When did pain in childbirth begin? Why is there pain in childbirth? The pain is not called a curse, but it was given to Eve in the garden of Eden because of her sin. “To the woman [the LORD God] said, ‘I will surely multiply your pain in childbearing; in pain you shall bring forth children’” (Genesis 3:16). Eve’s disobedience brought anguish of soul in guilt before God, and part of her discipline was the anguish of body in giving birth to children.
I propose that Easter is not illustrated by labor pains and delivery and then joy, but that the hour of giving birth, anguish and then joy, is an illustration of God’s eternal plan for Good Friday to Resurrection Sunday. Millions of mothers have given witness not just to the realities, but to the inevitability of sorrow turned to joy. Jesus didn’t just look around and see a fitting illustration, all of those joys are echoes of this redemptive, resurrection joy.
The anguish and pain of God’s triumph over sin and death were announced with the first promise of hope. Immediately prior to His judgment on Eve, God told the serpent that he would be defeated by the offspring of the woman, even though he would wound the one who defeated him: “he shall bruise your head, and you shall bruise his heal” (Genesis 3:15). Jesus is the seed of the woman, Jesus was wounded, and wounded for our transgressions. The pain of Christ’s labor of sacrifice to death has not been forgotten in the sense that we don’t care, but it has been eclipsed by the joy of salvation He purchased for His elect.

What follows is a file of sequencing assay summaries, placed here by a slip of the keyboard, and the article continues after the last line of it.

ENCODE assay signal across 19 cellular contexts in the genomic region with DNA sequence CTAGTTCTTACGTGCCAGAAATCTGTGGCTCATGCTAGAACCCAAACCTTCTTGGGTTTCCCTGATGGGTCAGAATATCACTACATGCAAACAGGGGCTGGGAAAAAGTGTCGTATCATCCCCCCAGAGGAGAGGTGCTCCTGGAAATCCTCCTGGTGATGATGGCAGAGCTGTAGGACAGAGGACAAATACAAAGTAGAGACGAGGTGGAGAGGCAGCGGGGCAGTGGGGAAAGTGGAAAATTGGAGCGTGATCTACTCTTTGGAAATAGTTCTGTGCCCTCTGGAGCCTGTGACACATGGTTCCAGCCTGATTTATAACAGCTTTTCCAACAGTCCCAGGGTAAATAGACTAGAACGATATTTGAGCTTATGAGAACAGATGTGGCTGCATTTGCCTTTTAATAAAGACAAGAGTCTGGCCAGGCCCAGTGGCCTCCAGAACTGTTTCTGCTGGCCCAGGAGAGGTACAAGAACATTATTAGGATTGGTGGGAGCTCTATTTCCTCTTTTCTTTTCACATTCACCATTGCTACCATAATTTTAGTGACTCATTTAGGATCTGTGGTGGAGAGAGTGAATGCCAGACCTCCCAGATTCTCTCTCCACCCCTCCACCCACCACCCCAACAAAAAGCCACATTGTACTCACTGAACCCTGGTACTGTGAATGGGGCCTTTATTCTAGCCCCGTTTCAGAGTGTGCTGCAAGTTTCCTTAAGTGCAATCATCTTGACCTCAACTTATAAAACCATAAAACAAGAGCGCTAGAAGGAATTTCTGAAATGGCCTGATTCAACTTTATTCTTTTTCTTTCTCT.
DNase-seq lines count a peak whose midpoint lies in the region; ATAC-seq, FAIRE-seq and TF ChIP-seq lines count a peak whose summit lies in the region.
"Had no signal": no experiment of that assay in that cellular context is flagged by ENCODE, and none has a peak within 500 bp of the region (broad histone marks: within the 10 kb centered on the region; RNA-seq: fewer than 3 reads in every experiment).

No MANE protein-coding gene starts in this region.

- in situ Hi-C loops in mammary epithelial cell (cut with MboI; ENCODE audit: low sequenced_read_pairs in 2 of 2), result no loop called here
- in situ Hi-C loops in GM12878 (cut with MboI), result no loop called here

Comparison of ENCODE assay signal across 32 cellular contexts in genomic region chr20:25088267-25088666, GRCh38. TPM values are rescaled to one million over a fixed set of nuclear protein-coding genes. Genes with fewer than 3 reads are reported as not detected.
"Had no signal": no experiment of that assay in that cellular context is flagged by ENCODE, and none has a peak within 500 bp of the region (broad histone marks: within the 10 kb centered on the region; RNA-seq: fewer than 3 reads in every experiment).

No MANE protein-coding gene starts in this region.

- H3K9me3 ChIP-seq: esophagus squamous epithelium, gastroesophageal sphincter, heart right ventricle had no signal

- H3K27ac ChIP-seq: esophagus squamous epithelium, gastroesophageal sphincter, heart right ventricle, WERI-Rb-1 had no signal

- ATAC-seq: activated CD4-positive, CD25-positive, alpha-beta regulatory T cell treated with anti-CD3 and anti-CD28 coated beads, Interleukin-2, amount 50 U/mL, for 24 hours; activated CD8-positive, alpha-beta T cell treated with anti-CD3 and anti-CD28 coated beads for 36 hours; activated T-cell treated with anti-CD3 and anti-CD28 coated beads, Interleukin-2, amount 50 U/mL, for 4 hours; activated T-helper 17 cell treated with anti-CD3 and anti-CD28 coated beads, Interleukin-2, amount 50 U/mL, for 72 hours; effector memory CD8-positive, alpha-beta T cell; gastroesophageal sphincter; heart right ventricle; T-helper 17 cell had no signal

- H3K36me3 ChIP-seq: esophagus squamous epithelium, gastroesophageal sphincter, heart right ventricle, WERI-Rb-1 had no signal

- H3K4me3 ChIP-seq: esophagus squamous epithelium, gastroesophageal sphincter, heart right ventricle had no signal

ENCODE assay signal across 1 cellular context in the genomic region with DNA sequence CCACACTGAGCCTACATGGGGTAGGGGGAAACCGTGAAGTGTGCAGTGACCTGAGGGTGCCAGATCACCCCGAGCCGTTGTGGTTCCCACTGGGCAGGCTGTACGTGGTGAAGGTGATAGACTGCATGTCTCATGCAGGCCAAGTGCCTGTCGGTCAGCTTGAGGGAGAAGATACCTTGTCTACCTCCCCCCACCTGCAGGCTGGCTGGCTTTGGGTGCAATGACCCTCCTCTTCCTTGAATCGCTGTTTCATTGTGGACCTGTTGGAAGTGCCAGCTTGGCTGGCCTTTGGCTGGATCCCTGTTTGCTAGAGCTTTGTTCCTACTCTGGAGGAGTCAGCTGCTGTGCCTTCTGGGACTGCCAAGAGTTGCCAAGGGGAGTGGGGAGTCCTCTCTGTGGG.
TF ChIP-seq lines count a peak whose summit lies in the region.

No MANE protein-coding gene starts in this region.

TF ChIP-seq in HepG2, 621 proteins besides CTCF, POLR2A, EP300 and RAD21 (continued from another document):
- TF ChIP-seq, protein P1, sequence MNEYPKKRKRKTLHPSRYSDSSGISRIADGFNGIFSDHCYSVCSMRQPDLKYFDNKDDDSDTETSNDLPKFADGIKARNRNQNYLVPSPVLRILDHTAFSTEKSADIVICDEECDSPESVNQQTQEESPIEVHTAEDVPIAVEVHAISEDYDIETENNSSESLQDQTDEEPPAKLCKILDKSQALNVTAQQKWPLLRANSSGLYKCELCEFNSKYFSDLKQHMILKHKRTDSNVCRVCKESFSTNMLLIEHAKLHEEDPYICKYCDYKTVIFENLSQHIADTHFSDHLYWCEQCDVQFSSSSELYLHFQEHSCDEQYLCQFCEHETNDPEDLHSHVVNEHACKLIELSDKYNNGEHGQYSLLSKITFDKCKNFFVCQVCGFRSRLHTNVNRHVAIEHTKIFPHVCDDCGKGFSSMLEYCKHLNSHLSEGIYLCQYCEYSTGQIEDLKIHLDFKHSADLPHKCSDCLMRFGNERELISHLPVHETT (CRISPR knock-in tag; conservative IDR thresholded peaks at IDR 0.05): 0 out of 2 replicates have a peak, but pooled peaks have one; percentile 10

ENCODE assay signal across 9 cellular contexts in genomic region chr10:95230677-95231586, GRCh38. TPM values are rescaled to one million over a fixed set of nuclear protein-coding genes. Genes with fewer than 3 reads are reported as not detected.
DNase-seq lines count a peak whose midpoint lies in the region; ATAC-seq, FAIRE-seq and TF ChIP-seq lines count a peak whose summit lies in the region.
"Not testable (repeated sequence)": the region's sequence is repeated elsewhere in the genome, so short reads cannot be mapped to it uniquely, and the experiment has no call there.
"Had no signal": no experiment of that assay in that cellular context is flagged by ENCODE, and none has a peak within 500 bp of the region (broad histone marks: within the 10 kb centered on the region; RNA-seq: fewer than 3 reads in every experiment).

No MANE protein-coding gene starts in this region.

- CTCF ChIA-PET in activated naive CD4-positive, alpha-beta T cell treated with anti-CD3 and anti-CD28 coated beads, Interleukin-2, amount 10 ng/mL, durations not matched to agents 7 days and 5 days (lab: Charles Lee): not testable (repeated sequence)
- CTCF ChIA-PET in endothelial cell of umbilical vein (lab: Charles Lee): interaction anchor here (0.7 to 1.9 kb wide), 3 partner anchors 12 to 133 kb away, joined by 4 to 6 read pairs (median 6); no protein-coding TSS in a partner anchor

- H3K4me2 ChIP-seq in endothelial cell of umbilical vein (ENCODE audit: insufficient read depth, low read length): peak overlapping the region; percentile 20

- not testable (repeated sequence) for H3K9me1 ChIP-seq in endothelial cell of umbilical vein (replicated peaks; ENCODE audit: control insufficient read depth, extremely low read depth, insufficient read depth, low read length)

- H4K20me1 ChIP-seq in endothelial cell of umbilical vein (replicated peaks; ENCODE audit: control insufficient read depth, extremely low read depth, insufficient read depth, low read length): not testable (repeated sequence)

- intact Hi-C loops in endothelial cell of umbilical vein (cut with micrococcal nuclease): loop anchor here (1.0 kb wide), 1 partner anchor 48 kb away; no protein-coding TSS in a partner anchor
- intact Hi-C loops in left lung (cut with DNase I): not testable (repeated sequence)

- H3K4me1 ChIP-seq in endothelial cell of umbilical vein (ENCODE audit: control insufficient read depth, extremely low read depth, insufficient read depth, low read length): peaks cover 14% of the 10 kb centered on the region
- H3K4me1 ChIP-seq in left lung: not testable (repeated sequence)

His hour had come. They would weep at His murder and they would not see Him.
So also you have sorrow now, but I will see you again and your hearts will rejoice, and no one will take your joy from you. (verse 22)
He’d told them numerous times already that He was headed to die, that He “must be lifted up,” a reference to how He would die (John 3:14; 8:28; 12:32-33). He told them that He would lay down His life for them as those He loved (John 15:13). He told them that the world hated Him because His life and message exposed the guilt of their sin (John 15:22). He told them that one of them would betray Him (John 13:21), that soon all of them would be scattered from Him (John 16:32). He knew what was coming, “in a little while,” and then “again a little while.”
”I will see you again.” I know that this promise has specific meaning to the disciples, but it resonates for all disciples every Easter, and even with a different ring on this particular Easter as we are scattered. We have not ever seen Him (1 Peter 1:8), but as sure as the eleven did three days later, so will we. Even Job was convinced by faith that he would see his redeemer in his flesh (Job 19:25-27).
By the time Jesus would see them, He would have been mocked and beaten. He would have been tried unjustly and treated cruelly. He would have known the anger of man and the wrath of God. He would have been crowned with thorns and burdened with the weight of the sin of the world. They would lament, He would have been crucified for them, for all their disobediences and for the unbelieving cowardice they were about to show.